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INTERVIEW: Starsky's Paul Michael Glaser as he appears at The Mayflower
THE decades could hardly have been more different.
Paul Michael Glaser achieved international superstardom in the 70s as one half of the TV phenomenon, cop duo Starsky and Hutch.
But the 80s brought heartbreak as AIDS tore his family apart. An infected blood transfusion led to the deaths of first his daughter, Ariel, at the age of just seven and then his wife, Elizabeth. Their son Jake, now a healthy 28-year-old, is still infected.
Glaser, who also has a 16-year-old daughter, Zoe, says it has taken him until now, as he enters his eighth decade, to find contentment in a whirlwind life.
“My ambition is just to take my next breath. Thinking about the future is about as constructive as worrying about the past, you can do nothing about either, but you can do something about the here and now and that’s the key. I don’t think about anything else.
“I know in my 20s and 30s, I would talk about how things would be. Had I learned the value of the present when I was younger, I probably would have been more content at an earlier age. I don’t feel I found that until the last five years.”
The 70-year-old, whose portrayal of detective, David Starsky from 1975 until 1979 was screened in 67 countries around the world, also played Diane Keaton’s ex-husband in the acclaimed movie Something’s Gotta Give and directed Arnold Schwarzenegger in hit action thriller The Running Man.
His success as a director, he says, has changed the way he works as an actor – a huge help in his latest role as Tevye in Fiddler on the Roof.
Having previously played Perchik in the 1971 film, he jumped at the chance of taking the lead role, giving up his Los Angeles apartment, selling his car and giving custody of his dog to his son.
The world premiere run of a brand new stage version, a Mayflower co-production backed by the Daily Echo, is in Southampton until next Saturday, directed by Craig Revel Horwood.
As I watch them work in a rehearsal space close to London’s Kings Cross, the pair clearly have a mutual respect, but the judge is yet to persuade Glaser to sign up for Strictly Come Dancing.
“We do joke about that,” he laughs. “I love any challenge, but I’ve never been a fan of reality shows. I don’t think it’s something I’d enjoy.
“In the beginning, I found celebrity to be fascinating. I suppose some of me was frightened by it, but the larger part of me really wanted to be a celebrity. When I got there, I couldn’t believe that had been something I’d wanted.
“I understand the pressure directors have. When it’s a director like Craig, it’s great.
He is a really good listener, open to ideas and we have a good communication and mutual respect. That’s very valuable because as an actor, when you get a director who doesn’t know what he’s doing, the whole thing just doesn’t work. I think I appreciate having directed what a responsibility it is and it does make me more aware.”
Multi-talented, Glaser is also writing and illustrating a series of books, the first of which is Chrystallia, which he describes as a metaphor for his life, refusing to consider an autobiography.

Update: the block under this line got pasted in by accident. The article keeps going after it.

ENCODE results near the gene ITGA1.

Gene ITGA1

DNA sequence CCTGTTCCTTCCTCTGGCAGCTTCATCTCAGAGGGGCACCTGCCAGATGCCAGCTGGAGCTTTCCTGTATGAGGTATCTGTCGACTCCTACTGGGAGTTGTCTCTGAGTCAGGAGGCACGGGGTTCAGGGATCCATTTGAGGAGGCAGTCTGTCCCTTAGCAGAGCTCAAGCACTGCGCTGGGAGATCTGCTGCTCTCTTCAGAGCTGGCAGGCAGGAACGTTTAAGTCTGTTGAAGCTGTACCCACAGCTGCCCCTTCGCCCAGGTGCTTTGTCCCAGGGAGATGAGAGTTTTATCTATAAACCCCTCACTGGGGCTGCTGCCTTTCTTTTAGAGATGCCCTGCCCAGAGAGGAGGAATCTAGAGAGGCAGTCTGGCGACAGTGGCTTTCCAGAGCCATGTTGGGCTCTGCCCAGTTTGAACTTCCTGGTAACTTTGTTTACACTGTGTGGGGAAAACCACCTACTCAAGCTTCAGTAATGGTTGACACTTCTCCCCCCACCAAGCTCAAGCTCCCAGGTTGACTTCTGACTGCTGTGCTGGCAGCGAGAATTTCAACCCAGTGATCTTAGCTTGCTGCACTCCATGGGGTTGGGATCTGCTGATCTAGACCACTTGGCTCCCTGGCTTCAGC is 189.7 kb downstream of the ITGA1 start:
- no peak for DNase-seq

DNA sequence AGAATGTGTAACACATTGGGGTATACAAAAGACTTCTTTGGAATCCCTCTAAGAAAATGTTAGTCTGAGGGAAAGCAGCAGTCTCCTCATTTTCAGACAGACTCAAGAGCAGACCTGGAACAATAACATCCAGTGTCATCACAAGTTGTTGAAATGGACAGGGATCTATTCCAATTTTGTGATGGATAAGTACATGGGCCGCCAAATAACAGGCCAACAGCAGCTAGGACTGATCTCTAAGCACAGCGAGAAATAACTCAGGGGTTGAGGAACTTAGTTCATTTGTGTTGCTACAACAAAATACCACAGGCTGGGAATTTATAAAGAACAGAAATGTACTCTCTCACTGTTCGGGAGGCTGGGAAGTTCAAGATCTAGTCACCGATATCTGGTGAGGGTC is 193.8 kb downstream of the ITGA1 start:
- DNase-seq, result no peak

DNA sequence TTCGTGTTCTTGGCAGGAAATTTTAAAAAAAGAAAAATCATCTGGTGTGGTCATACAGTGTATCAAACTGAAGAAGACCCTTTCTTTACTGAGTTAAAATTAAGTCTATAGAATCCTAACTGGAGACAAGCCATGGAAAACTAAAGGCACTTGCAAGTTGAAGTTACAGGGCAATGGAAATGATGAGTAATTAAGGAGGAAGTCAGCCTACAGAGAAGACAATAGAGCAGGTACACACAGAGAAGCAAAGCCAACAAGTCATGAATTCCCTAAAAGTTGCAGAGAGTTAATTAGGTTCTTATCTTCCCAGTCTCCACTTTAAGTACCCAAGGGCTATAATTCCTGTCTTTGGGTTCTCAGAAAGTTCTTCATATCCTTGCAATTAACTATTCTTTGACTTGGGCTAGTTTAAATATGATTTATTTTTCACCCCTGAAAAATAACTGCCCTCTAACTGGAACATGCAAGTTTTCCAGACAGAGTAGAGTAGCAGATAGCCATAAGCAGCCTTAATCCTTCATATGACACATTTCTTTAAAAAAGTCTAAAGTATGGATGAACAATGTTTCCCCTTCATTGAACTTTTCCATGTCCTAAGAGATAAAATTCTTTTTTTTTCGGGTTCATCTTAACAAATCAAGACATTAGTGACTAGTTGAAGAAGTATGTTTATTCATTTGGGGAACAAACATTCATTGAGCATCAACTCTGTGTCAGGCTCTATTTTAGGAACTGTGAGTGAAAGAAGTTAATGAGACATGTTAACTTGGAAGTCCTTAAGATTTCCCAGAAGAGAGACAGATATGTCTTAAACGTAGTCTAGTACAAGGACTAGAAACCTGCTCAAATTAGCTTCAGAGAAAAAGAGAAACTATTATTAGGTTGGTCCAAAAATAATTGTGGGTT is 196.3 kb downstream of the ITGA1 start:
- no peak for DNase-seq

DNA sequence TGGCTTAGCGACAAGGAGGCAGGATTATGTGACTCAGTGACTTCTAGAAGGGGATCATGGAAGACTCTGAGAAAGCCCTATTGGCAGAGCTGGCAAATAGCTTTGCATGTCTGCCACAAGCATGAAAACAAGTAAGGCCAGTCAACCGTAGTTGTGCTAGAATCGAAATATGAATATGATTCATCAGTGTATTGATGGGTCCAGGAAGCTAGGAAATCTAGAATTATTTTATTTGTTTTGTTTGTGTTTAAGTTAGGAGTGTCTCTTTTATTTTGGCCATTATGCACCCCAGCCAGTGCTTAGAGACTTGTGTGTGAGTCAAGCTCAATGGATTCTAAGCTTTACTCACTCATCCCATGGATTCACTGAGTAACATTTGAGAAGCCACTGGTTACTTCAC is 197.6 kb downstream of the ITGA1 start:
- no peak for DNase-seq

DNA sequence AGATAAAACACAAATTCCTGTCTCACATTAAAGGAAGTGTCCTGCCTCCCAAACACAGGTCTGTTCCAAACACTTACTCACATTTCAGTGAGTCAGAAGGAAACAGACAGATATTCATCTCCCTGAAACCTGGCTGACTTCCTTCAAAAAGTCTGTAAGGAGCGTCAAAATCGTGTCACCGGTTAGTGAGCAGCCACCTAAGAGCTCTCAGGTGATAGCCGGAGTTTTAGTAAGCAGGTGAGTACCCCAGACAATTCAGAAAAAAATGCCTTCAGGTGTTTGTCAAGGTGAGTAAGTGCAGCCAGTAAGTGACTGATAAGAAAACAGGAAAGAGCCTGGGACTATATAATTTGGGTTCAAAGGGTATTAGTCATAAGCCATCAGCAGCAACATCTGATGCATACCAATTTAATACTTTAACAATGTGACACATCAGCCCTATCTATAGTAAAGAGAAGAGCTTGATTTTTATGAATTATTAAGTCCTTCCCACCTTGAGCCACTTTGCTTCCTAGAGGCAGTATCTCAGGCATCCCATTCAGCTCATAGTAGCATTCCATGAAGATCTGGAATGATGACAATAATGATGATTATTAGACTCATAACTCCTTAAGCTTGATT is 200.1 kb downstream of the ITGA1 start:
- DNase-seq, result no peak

“It relates to the particular choices I’ve made in life. It was a release in some ways and shows what I’ve learned about dealing with loss and hopelessness.
“I’ve been asked to do an autobiography many times and in all honesty, I don’t remember a lot.
“I liken my journey through all the AIDS stuff to what it must have been like to go through Vietnam as a soldier. It was just a case of putting one foot in front of the other and somehow getting through it.
“I suppose a biography would serve people’s interest, but I think it is more valuable what I can share of what I’ve learnt. “I try to conduct my life in such a way that my existence speaks for the experiences I’ve had in my life, but mainly I just don’t remember a whole lot.
“I suppose if I wanted to, I could always take sodium pentothal or something and have someone regress me hypnotically so I could remember all the stuff, but I don’t know if I’d want to go through a lot of it again.”
I have found him in philosophical mood, laid on a sofa with his feet up learning his script while wearing shorts, his white beard for the part of Tevye the only inkling of any ageing.
Golf clubs packed for the UK tour of Fiddler, Glaser is spending his free time in London catching up with his old pal David Soul, the Hutch of the famous cop duo.
He adds: “ It’s one of those relationships that has existed for such a long time that there’s a lot of heartfelt emotions and you know, I care for David very much and I know he cares for me. We try to see each other when we can.”
Neither has retired, Glaser baulks at the mere mention of it.
“No I don’t understand this notion of retirement. You shop ’til you drop. I have been blessed with good genes – I can’t take any credit for looking younger than I am.
“I think challenges are there to be met and they’re what makes life more vibrant. I try to live in the present and experience as much as I can the good and the bad.”
- Fiddler on the Roof runs until September 14.
- Tickets: 023 8071 1811 or click here>>